Jean Baudrillard’s Radical
(Ontario Institute of
Secondary Education, University of Toronto, Canada)
(1929-2007) was at once a confounding and playful thinker, who achieved
remarkable originality and insightfulness in his interdisciplinary amalgam of
sociology, culture studies, media theory, political economy, semiotics and psychoanalysis,
all of which contribute to a profound meditation on the character of our
“hyper” capitalist age. A long-time leading figure in French intellectual
circles, Baudrillard participated in the attempt to provide a new theoretical
framework for the Left which would challenge many of the structuralist and
modernist tenets of classical Marxist political economy and social theory.
Perhaps the most important philosophical movement this century has been the
postmodernism and post-structuralism which in part emerged from this project.
With its roots in Nietzsche and Heidegger and the linguistics of Saussure, and
grounded in the deconstruction of metaphysics and the “linguistic turn” towards
considering the character of discourse and communication, postmodernism has
radically and permanently altered the landscape of Western philosophy.
Born in 1929 in Reims,
France, Baudrillard studied sociology under Henri Lefebvre, and taught during
several tumultuous decades at Nanterre, beginning shortly before the student
uprising of May 1968. That same year saw the publication of his first book, The
System of Objects, a study of the meaning derived from consumption as the
process by which human social relations become mediated by objects. Baudrillard
sought to provide an understanding of the new “hyper” form of advanced
capitalism and technology which emerged through the virtual and simulated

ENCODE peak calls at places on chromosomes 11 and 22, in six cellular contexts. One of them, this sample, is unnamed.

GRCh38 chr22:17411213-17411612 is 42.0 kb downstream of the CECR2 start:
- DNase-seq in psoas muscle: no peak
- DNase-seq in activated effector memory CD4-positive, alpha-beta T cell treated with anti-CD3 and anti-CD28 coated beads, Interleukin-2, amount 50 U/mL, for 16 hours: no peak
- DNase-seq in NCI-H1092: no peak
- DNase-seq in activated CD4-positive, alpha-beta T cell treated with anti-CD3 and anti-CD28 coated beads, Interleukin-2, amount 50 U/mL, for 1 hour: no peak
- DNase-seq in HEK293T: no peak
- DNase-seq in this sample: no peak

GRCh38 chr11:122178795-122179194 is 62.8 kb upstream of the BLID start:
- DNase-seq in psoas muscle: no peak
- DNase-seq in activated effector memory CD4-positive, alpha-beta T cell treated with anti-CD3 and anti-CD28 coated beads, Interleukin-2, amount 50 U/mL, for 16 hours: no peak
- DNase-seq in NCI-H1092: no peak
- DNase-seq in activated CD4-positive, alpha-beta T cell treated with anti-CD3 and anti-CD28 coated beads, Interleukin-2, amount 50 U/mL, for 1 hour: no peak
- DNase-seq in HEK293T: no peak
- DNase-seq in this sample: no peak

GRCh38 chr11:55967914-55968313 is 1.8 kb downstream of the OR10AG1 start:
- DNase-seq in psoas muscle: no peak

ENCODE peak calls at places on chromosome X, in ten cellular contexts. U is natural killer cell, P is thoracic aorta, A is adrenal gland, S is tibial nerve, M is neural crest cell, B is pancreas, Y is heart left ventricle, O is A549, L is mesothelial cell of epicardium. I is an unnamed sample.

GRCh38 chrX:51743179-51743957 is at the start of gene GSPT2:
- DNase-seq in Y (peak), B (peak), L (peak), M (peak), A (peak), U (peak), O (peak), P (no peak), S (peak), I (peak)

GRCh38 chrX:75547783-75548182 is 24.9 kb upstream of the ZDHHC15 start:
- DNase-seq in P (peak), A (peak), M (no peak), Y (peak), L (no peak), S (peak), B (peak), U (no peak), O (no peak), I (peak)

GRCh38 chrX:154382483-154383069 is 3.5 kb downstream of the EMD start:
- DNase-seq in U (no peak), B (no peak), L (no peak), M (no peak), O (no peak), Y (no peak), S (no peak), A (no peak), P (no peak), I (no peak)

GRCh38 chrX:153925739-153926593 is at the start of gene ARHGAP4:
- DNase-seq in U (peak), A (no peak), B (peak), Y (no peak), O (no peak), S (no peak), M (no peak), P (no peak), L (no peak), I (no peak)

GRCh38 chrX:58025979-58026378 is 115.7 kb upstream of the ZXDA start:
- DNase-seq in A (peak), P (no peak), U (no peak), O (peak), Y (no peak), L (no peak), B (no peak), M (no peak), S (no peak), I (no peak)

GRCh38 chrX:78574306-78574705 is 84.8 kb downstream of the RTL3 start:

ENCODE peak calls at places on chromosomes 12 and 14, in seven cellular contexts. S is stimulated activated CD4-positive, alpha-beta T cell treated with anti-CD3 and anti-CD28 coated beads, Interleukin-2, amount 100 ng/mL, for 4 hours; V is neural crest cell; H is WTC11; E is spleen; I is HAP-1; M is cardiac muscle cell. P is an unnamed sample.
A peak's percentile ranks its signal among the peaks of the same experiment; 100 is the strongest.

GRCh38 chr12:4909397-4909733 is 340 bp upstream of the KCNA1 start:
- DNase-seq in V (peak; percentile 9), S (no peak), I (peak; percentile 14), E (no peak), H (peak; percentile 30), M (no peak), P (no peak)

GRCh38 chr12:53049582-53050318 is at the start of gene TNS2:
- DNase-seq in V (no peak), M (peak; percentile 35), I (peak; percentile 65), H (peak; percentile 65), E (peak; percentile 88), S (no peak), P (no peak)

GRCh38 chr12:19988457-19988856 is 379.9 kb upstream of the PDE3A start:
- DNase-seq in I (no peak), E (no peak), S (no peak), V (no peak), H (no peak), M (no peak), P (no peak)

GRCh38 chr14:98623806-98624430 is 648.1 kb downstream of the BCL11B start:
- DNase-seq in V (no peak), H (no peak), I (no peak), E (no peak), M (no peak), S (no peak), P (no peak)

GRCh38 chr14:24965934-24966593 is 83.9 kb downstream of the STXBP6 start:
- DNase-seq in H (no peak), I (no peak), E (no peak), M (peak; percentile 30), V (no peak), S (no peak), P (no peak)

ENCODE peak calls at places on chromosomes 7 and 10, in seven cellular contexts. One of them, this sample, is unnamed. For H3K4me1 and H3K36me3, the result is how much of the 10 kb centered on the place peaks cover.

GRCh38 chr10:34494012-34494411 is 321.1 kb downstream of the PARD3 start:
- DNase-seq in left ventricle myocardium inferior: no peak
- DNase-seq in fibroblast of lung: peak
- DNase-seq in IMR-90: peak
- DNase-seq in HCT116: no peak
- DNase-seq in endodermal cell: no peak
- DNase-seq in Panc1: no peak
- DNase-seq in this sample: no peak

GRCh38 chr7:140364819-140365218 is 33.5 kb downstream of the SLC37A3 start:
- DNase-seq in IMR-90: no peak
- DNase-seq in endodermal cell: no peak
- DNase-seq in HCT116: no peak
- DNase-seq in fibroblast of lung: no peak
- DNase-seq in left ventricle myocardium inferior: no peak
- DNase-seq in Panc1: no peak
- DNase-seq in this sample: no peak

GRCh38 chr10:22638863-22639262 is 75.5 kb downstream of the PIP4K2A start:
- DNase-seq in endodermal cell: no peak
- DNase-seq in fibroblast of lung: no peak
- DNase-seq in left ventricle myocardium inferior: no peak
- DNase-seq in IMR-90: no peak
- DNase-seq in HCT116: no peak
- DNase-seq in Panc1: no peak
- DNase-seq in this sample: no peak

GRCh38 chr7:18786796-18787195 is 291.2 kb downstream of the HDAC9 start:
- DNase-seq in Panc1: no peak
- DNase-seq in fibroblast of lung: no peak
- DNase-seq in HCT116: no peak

character of contemporary experience. His account of the “implosion of meaning”
entailed by the proliferation of signs and the reduction of the sign to the
status of commodity points toward the simultaneous experience of the loss of
reality and the encounter with hyperreality.
In The Consumer
Society Baudrillard outlines how consumers buy into the “code” of signs
rather than the meaning of the object itself. His analysis of the process by
which the sign ceases pointing towards an object or signified which lies behind
it, but rather to other signs which together constitute a cohesive yet chaotic
“code”, culminates in the “murder of reality”. The rupture is so complete, the
absence so resounding, and the code so “totalitarian” that Baudrillard speaks
of the combined “violence of the image” and “implosion of meaning”. Politics,
religion, education, any human undertaking is swept up and absorbed by this
process and ultimately neutralized; any liberating activity becomes complicit
in the reproduction of its opposite. “The code is totalitarian; no one escapes
it: our individual flights do not negate the fact that each day we participate in
its collective elaboration”.2
Baudrillard’s preoccupation with the simulated and his radical questioning of
what remains of the “real” led him to such provocative statements as “the gulf
war did not take place”3
and “the collapse of the towers of the World Trade Center is unimaginable, but
that is not enough to make it a real event”.4
Jean Baudrillard’s radical questioning of the character of signs, symbols and
simulation in our postmodern age points towards the necessity to reconsider the
role of contemporary educational practices as a possible site of resistance to
the “code”. Is education invariably complicit in the “murder of the real”?
© Trevor Norris
2 Jean Baudrillard. The System of Objects.
Translated by James Benedict, London and New York: Verso, 1996:22.
Jean Baudrillard, The Gulf War Did Not Take Place, Bloomington &
Indianapolis, Indiana University Press; 1995.
4 Jean Baudrillard. “The Spirit of Terrorism”, Le
Monde, 2 November 2001.